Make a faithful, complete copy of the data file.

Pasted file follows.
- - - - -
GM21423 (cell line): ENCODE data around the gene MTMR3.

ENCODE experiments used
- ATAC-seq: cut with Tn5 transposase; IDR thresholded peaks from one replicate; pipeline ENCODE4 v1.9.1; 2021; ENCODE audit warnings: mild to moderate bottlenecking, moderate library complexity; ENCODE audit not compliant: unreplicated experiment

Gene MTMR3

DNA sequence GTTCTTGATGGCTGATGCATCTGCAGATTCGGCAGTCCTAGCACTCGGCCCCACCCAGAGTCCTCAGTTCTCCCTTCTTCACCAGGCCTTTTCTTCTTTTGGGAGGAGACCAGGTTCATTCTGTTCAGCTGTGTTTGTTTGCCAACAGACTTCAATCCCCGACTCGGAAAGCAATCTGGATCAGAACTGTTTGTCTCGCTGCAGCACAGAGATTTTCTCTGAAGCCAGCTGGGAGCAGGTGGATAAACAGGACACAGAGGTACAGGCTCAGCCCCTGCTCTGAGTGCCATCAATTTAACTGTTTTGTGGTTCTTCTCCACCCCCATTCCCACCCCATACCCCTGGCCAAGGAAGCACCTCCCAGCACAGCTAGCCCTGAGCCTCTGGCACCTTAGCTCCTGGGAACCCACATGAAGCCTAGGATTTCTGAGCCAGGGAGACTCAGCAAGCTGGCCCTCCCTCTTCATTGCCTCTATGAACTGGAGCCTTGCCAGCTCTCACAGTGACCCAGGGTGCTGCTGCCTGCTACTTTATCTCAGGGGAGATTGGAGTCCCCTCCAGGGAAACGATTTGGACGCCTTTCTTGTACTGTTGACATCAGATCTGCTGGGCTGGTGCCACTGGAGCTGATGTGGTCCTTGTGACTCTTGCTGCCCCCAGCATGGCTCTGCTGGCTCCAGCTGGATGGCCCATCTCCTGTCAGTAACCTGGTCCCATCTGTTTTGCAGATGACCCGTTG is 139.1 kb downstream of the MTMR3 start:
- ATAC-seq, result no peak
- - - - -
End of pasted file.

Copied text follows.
GM21423 (cell line): ENCODE data around the gene MTMR3.

ENCODE experiments used
- ATAC-seq: cut with Tn5 transposase; IDR thresholded peaks from one replicate; pipeline ENCODE4 v1.9.1; 2021; ENCODE audit warnings: mild to moderate bottlenecking, moderate library complexity; ENCODE audit not compliant: unreplicated experiment

Gene MTMR3

DNA sequence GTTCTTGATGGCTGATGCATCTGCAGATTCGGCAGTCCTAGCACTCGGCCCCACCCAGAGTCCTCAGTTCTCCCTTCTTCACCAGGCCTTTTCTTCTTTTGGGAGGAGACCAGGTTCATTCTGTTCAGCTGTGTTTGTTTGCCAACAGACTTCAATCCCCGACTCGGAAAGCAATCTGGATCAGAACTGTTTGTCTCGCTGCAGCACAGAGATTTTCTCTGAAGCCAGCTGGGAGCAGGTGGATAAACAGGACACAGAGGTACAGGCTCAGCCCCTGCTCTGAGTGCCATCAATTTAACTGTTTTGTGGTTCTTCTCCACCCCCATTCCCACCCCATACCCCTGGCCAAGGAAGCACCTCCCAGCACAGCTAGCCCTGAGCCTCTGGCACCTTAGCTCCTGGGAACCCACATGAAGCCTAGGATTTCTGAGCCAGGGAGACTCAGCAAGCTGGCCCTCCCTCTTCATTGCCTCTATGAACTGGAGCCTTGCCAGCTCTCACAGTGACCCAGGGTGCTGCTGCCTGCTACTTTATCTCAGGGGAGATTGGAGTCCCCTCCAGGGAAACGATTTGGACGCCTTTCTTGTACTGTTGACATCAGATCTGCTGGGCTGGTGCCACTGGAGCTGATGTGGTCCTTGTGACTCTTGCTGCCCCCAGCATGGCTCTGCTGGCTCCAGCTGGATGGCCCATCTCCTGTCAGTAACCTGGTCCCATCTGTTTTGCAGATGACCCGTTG is 139.1 kb downstream of the MTMR3 start:
- ATAC-seq, result no peak